Prezident Brown: Yes I do, even within my country. I am played on the radio as are other positive artists, but the negative vibes overpower positive vibes because of the money that is being injected into the thing. And then even from an artist’s point of view, Jamaica is like a factory of artists.  You have young people who come up and are very strong.

If youth see a certain artist being hyped on the TV or the radio and he’s driving a BMW and he’s shouting some bullshit, the youth is not going to follow me because that’s reality–he wants to drive a BMW. Prezident Brown is not driving a BMW.  That’s what I’m talking about–how the universe works, positive and negative.  Even if they would just balance the thing and let people choose, let people hear me and hear someone who is opposite to me.  Then they can choose, “well, I want to go good, I want to go bad, I like good music, I like bad music.” Let them people decide. Don’t sublimely put it to them. That’s what I ask.

Francesca: Are young roots conscious artists getting the support that they need by producers and labels both in Jamaica and abroad?

Prezident Brown: To some extent but not to the full extent that it is supposed to be.  For example, it took me years of faith and a sense of purpose to be here talking to you as a recording artist.  If I didn’t know my sense of purpose, I wouldn’t continue.  I’ve been discouraged so many times as a roots conscious artist.  People and producers tell you that “man that stuff doesn’t sell” and all of that.  So I think it needs more backing.

Francesca: Is it even possible in today’s musical climate for the young roots singers to get backing?

Prezident Brown: I think it’s possible if we keep pushing. Bob Marley had it rough in Jamaica. They didn’t even want to play him on the radio. I remember I heard Bob Marley say at one point “I feel like picking up my arms.”  Because when you know you are doing the right thing and the people are just not, you feel like getting aggressive…like man what’s wrong with you? I’m doing the right thing so why don’t you want to play it? It’s kind of funny still how people operate.  Because then here comes a producer who tells you that he’s spending his life savings and he’s not going to spend it to lose it for the welfare of his kids and all that.  So I think in this time it takes special people to pick up that mantle. Even with my agent, Sean Fay, I think it’s a divine link because I didn’t know him for a long time but Sean just knows my music and he just had this urge to link–people need to hear this. He just did it, just like that. I see his intention and it is good so we need more people like him who are just doing it for the sake of the music because it is good and because people should hear it.  But business-wise people are going to back down and saying this isn’t selling.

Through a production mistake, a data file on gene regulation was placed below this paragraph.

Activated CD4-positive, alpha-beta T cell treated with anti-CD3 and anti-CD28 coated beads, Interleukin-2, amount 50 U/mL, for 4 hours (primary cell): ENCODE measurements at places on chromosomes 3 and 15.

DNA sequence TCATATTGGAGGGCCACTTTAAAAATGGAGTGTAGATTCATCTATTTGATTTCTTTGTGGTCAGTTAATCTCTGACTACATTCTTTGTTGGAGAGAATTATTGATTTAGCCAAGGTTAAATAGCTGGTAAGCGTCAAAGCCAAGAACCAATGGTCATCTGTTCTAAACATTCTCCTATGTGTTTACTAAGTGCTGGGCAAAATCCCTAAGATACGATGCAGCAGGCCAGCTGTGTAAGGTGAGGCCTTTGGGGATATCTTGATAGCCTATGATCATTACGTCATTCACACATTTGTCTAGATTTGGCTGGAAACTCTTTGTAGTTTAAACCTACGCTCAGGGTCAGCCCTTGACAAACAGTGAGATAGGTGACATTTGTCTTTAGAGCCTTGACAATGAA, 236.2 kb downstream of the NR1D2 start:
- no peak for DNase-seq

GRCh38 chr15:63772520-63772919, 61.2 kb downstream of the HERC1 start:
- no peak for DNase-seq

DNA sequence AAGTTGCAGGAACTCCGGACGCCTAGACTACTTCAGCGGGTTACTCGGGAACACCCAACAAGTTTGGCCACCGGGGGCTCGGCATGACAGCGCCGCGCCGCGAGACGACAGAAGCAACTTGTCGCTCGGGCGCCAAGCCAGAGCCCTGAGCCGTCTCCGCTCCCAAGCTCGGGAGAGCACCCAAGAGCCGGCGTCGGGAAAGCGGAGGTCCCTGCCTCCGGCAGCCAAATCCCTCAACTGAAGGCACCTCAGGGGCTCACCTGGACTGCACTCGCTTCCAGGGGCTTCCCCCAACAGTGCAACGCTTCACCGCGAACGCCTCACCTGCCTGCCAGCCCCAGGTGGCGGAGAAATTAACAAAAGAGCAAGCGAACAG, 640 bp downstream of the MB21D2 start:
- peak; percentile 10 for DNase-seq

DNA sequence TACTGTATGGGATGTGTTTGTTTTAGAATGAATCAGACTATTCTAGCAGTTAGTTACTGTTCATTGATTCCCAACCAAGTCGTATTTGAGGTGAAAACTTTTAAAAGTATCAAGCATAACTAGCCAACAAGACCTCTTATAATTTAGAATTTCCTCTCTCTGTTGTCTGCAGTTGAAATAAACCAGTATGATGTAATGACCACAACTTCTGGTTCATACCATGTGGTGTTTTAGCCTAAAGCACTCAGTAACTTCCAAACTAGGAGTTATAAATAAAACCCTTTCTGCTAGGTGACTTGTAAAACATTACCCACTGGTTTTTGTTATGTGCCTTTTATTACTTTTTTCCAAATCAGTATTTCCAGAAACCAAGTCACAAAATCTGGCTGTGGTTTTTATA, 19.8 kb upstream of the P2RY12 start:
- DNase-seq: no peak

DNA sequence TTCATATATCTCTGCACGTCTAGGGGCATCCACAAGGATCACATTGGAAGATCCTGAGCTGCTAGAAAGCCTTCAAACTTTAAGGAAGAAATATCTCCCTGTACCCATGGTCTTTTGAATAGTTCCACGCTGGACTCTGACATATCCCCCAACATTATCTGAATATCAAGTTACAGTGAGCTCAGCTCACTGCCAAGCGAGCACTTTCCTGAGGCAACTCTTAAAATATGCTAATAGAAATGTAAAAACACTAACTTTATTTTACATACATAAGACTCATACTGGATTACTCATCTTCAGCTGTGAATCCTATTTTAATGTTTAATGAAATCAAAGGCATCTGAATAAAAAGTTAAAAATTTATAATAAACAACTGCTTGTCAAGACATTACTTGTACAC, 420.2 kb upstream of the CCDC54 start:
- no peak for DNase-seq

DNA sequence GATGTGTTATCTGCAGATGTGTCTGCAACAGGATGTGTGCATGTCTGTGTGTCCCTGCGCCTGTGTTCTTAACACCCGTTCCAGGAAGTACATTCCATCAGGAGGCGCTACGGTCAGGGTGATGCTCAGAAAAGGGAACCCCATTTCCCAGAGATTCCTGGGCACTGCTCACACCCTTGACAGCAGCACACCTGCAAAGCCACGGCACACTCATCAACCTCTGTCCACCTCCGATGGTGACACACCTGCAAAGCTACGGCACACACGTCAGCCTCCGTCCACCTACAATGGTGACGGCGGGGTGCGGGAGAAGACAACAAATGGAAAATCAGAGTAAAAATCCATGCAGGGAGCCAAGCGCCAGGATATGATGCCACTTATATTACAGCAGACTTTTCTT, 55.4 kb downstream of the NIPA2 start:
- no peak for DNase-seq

Francesca: What are you plans for the rest of the year and what projects are you working on?

Prezident Brown: We have a lot of recordings that we’re going to compile again and put out “Volume 3.” I’m also working on another album because this stuff that we’re going to put out is already recorded. But I am also going to do a new album. Currently I am signed to a company in Germany called Chet Records.  I spoke to them the other day and they got a deal from Sony so I hope Sony will be interested in what I do. But Chet is really interested in what I do.  They are like angels again–they love what I do and just want to put it out there.  So to the mainstream level Chet is the company that maybe will be the vehicle into the mainstream.  And I’m going to be looking into strategies also on how to come across and get attention from the mainstream so we can give the people the message.

Francesca: Are you considering more collaborations with other artists?

Prezident Brown: Yes, this company wants me to do something with a major U.S. artist. I don’t know who it will be but they are looking into that, something to bring it, give it the hype, so the voice can be heard, ya know?

Francesca: To sum up, you have one album that is coming out soon and you’re also writing new works?

Prezident Brown: Yes, a part of it has been written.  After I finish here in the U.S. in September I will be going back to Jamaica to work.  We laid down some tracks already and we have two singles to release soon on vinyl.  We’re planning all kinds of strategies just to get the music circulated to the sound systems because you can never leave the grassroots level because that is where you build from.  The music will be good from all of this touring and all of this vibration.